Reviews written by registered user
|17 reviews in total|
Kyle is an independent film by John Bradburn and it is gritty,realistic and rewarding. Kyle is determined to start his life afresh and we see him working at a busy market and his efforts to fit into a society that has scarred him in the past. Running parallel we see a young desperate mother struggling to bring up her daughter for whom she will do almost anything.The film cleverly links together these two strands that ultimately join together at the conclusion. Hugh Blackwood as the mothers 'Boss'plays a decent man who ultimately ends up loathing himself at his attempt to help his employee while satisfying his own desires. The film has a timeless feel to it, it could be set in any decade, from the sixties to the present day, and addresses real issues.Bradburn has drawn great performances from the cast and Blackwood & O'Neil are surely destined for more success. Bradburn could be a worthy successor to loach and Leigh given the chance, a stunning debut.
Mortimer is such a clever writer and his creation Rumpole is a work of
genius,and who better than to pull it all together than Mckern. The
author always weaved in 3 stories within an episode, the case,the
chambers & home life with She Who Must Be Obeyed.Every episode is worth
watching and even some of the weakest bare strong comparison with any
other drama. McKern is mesmerising and you cannot take your eyes off
him when he is on screen.This is truly great entertainment and the
supporting cast are magnificent. This series is probably the greatest
of all time as courtroom drama.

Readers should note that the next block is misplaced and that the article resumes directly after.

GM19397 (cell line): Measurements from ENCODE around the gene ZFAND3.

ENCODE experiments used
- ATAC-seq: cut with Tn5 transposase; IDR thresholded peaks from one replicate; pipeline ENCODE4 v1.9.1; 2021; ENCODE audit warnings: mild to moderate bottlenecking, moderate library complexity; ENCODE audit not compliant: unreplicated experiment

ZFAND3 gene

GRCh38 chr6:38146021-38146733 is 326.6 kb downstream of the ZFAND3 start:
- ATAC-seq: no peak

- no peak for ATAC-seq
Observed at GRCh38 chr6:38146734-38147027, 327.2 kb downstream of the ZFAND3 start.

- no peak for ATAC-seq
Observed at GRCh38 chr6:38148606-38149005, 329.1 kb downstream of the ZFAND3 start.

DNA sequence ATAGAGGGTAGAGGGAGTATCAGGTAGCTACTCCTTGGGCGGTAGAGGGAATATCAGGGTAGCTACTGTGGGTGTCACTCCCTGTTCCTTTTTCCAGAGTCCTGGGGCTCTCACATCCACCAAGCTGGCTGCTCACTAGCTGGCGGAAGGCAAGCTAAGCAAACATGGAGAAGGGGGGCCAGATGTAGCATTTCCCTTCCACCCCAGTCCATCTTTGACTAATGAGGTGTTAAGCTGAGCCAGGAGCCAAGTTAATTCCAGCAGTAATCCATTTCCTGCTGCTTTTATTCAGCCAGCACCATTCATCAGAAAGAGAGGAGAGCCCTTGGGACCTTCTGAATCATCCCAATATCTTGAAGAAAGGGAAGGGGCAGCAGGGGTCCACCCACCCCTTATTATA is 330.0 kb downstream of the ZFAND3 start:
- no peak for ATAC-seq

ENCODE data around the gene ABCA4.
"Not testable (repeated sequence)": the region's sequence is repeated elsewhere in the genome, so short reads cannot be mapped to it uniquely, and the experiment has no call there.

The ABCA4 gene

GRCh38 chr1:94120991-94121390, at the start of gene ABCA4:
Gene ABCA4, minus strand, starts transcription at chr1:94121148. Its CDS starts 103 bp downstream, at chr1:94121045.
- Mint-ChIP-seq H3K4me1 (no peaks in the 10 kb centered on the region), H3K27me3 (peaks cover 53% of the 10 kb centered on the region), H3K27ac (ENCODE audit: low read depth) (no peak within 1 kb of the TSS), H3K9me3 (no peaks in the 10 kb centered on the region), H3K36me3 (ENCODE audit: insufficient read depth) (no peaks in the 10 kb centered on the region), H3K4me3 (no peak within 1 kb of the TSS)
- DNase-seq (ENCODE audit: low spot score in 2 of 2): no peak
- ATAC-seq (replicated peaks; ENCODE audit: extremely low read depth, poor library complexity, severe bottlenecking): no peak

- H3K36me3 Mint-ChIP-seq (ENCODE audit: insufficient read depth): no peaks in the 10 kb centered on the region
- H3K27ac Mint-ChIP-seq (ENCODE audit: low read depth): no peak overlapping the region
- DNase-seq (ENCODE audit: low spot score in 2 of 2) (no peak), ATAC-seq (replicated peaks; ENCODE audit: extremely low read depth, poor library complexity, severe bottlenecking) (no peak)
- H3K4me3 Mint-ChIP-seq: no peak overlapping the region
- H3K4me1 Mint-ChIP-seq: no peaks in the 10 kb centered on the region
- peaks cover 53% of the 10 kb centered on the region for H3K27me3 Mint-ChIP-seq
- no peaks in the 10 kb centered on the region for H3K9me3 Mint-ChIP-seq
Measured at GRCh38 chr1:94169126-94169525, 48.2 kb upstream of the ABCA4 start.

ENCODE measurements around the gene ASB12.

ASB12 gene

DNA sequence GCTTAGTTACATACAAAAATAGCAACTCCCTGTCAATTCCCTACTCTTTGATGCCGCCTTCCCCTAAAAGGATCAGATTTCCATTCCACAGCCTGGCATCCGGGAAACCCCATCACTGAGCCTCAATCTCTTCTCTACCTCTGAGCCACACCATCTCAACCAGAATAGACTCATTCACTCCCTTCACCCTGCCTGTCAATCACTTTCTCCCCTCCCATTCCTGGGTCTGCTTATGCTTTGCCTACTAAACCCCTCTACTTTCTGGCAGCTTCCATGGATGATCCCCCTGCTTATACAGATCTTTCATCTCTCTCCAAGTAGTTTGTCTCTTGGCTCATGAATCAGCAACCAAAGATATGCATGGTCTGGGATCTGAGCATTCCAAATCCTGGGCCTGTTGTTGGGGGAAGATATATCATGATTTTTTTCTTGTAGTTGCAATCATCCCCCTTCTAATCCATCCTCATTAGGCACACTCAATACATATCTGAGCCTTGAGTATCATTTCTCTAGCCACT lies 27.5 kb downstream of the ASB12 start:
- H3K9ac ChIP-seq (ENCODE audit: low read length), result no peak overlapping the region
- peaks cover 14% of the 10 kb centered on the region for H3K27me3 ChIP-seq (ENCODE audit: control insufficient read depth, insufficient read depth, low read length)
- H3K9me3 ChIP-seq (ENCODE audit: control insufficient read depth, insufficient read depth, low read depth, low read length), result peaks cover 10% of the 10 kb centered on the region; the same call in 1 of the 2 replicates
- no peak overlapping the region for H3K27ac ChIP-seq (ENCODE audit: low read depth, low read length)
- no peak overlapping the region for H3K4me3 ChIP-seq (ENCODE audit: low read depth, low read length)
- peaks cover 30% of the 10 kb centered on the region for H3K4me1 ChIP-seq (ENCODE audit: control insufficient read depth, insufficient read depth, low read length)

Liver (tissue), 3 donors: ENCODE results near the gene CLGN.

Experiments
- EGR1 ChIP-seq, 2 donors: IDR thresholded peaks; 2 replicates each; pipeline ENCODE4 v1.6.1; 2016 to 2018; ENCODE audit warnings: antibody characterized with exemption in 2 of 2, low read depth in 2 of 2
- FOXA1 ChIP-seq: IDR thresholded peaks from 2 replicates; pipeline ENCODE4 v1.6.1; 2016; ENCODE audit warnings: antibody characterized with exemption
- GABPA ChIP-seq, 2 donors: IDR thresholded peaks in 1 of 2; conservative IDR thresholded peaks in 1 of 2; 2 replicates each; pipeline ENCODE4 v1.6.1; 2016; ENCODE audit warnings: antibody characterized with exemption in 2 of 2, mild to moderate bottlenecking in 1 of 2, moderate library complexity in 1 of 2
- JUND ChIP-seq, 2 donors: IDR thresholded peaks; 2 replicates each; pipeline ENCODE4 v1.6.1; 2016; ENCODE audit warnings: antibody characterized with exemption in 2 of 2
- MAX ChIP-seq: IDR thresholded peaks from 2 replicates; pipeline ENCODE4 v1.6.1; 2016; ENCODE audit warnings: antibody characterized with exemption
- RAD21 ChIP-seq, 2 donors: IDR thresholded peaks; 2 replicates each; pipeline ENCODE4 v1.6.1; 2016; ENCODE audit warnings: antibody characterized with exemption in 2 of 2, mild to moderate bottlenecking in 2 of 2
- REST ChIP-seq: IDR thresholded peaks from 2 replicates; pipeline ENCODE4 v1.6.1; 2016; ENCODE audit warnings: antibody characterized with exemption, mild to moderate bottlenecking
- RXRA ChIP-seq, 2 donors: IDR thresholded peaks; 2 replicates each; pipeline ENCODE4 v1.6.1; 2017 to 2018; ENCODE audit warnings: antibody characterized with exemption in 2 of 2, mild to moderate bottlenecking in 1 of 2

This was a really good thriller about a serial killer and the police efforts to catch the killer.Angelina was excellent in her role and the acting and mood of this film worked well.I much preferred her in this as compared with the Lincoln Rhyme movie although she plays a similar part. I cannot understand some of the negative reviews about Taking Lives as I thought it was a good example of the genre. It gripped me all the way through and if I must pick fault it would be with the ending, I did spot it but having said that maybe people will not.The locations used were spot on. The guy who wrote the source novel may be worth checking out. I give this 8 out of 10.
When Rawson is suspected of selling secrets, Drake's boss wants to bring him in. Drake will bring anyone in but he has to be sure, he then befriends Rawson. Drake posing as a nervous teacher opens up dialogue in a pub when Rawson takes pity as his classical vinyl records are destroyed by some rowdy youths(amongst them Wendy Richards). With their mutual love of music established Drake moves closer into Rawsons circle. There are some great location shots of Fulham Football Club as the two 'friends' watch a match although Drake is looking for Rawson's contacts. This episode is a great example of Mcgoohans acting range, as he develops a new persona every week. Sixties espionage does not get better than Danger Man.
Incredibly good attempt to tie up up the time elapsed since the original series. Anna seems to be the only one not to have moved on, she seems just the same as 1997. Egg is now a success on the writing front but still he has issues with Millie,perhaps the addition to the family is the glue keeping them together. Miles with his shaggy hair looks more carefree these days, but I remembered him as a focused individual, who I am sure would not have got into the trouble he has at present. Warren has moved on professionally but at what cost to his private life? The documentary format works quite well and the constant sight of black and white images in the camera view finder perhaps indicates that all of the group are bearing their soles with gritty honesty. The music(especially) Portishead really does take you back ten years. A searing. marvellous piece of TV drama.